Five things I learned from Agile PM methodology

As part of our program, we’ve been taking training course in Agile Project Management and will be soon taking the exam to be certified.

But what is Agile PM? It is a type of project management methodology.

Agile Business Consortium (2018) explains it a bit more: “DSDM is a proven framework for Agile project management and delivery, helping to deliver results quickly and effectively and, over the years, has been applied to a wide range of projects – from small software developments all the way up to full-scale business process change”.

It is used in a variety of projects from small to big. And some major companies are starting to apply this methodology.

I wanted to share five things I learned about Agile PM that I will try to implement in my professional life from now on.

  1. It’s all about communication. The more communicated the team is, the better it will be. But communication has to be a between all areas and all members. Everyone needs to know what’s going on whenever they want. I have had times when I was doing something at work just to find out someone else had already done it and all because we weren’t communicated. This not only makes the brand or company look bad but it’s a double effort put into something when we could’ve been doing something else.

  2. Being transparent and honest. This one is linked to the previous one. The team needs to be transparent. Everyone involved should be aware of what is going on, everyone. This means that the team needs to be honest with one another and this just saves time and misunderstandings.

  3. Adaptability to change. Change is inevitable. We learn this very early on with Agile PM. It would be great to incorporate this in every aspect of our lives specially with any project we undertake. We can try to predict everything but things will change and we need to be ready to adapt to them. I feel that in film, specially being in production, this is something we learn after some time and we embrace it.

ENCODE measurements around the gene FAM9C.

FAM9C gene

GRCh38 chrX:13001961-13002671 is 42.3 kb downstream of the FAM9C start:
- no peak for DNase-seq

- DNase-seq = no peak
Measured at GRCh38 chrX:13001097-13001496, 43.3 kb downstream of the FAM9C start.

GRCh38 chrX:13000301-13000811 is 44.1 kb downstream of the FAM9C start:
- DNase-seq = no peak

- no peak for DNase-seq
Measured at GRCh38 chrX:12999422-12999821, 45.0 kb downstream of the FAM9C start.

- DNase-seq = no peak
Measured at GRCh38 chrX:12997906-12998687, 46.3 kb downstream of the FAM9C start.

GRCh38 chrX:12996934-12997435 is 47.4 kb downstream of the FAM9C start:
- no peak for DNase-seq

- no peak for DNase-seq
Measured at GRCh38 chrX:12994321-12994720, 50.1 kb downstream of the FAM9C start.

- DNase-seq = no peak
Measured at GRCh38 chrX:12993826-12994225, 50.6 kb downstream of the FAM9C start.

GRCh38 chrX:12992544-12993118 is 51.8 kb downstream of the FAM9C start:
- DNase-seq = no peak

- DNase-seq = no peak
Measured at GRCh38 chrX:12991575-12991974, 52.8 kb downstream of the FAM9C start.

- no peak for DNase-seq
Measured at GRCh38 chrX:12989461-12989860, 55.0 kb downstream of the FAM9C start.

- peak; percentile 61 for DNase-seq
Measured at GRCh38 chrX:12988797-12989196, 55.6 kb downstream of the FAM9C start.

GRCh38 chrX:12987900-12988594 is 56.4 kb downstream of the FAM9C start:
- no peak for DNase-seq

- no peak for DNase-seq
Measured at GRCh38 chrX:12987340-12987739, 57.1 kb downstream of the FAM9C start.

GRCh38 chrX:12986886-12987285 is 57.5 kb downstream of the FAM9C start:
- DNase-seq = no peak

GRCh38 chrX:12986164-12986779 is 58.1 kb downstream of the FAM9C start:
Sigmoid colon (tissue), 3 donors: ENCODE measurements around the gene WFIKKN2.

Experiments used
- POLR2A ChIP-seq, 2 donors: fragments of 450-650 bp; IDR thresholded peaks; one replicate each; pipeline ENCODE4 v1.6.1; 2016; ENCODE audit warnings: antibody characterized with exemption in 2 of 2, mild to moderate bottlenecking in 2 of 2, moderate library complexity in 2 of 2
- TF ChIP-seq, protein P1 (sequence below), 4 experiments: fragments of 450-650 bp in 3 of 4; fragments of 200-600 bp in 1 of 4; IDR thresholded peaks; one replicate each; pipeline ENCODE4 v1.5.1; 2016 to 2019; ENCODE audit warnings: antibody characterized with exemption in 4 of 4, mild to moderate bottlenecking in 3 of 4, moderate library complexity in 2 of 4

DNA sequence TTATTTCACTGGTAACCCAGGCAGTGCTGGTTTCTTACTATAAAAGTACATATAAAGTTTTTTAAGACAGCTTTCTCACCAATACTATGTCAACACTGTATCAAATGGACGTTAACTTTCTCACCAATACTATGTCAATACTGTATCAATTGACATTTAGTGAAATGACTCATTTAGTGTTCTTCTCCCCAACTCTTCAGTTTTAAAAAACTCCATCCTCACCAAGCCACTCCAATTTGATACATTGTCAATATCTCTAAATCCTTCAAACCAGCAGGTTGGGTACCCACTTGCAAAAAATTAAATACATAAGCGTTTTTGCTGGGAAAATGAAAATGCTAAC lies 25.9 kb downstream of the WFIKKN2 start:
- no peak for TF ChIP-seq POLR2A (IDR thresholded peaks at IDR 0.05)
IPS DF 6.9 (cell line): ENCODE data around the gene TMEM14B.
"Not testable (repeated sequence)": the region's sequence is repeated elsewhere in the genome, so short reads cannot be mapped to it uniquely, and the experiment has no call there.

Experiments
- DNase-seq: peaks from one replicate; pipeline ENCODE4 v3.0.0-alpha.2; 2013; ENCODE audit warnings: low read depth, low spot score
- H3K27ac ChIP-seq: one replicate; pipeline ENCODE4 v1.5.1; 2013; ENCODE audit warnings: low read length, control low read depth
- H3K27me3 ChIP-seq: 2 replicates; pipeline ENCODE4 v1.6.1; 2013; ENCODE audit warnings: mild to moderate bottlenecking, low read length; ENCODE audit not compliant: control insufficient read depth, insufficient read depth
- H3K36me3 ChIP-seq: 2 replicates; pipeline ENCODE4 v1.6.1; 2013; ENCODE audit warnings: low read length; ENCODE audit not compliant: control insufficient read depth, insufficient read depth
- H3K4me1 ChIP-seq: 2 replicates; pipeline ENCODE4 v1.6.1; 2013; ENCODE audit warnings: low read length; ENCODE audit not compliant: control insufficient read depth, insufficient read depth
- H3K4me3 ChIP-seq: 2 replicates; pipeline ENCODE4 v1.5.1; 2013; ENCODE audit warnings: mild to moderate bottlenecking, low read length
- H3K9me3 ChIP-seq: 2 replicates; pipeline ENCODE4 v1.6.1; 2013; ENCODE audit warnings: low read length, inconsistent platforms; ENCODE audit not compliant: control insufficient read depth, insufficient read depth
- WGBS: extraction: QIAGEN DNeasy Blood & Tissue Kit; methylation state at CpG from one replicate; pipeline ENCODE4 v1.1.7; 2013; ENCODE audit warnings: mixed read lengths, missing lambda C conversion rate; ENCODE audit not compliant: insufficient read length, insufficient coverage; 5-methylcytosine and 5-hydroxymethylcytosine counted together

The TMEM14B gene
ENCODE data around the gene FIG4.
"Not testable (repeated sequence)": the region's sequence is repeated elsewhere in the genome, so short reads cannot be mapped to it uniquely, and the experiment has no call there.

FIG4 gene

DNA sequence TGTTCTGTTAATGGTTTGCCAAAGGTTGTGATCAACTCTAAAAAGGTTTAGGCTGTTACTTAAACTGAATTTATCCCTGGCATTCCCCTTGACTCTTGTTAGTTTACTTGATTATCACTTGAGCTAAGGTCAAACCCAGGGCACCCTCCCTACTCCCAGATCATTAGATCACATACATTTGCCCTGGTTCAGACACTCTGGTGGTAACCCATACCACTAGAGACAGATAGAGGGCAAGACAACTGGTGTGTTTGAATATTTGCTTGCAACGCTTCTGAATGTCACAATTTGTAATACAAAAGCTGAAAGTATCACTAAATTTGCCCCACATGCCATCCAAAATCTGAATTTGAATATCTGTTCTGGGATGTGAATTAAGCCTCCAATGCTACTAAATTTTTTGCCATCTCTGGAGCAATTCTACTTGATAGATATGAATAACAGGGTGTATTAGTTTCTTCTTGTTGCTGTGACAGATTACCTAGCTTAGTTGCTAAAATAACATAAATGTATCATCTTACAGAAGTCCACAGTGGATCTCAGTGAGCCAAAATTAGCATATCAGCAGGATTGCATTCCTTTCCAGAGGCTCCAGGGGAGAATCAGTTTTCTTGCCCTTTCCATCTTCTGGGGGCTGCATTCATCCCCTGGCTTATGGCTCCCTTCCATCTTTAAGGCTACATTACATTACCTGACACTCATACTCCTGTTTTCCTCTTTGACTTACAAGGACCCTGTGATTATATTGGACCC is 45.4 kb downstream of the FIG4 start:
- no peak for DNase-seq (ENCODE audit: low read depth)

4. Test and learn. And do it fast. This also can be applied to any project. To test as early as we can and change. But also to take our mistakes as learnings to make things better next time and not as failures. And this takes me to the next one:

  5. Everyone is responsible for everything. This means it’s all about the team when things are going good and also when things are going bad. Do not blame anyone. I’ve certainly had my shares of blame and pointing fingers at me. I am very critical with me so I always know when I messed up and always take the blame and try to learn. Making someone feel bad constantly about what they did does not make anyone better and it certainly doesn’t make the project better. It’s better to learn and move on.

References:

Denning, S. (2015) How Agile and Zara Are Transforming The US Fashion Industry. Available at: https://www.forbes.com/sites/stevedenning/2015/03/13/how-agile-and-zara-are-transforming-the-us-fashion-industry/#6a5703b97e82 (Accessed: 11 April 2018)

Agile Business Consortium (2018) Available at: https://www.agilebusiness.org/content/introduction-0 (Accessed: 11 April 2018)

Gupta, S. (2018) ‘Agile Project Management Week One’ [PowerPoint presentation]. BS7709: Experiencing the Creative Industries (Professional Practice). Available at: https://canvas.kingston.ac.uk/courses/7815/pages/project-management (Accessed: 11 April 2018)

#business #creativity #film #producing

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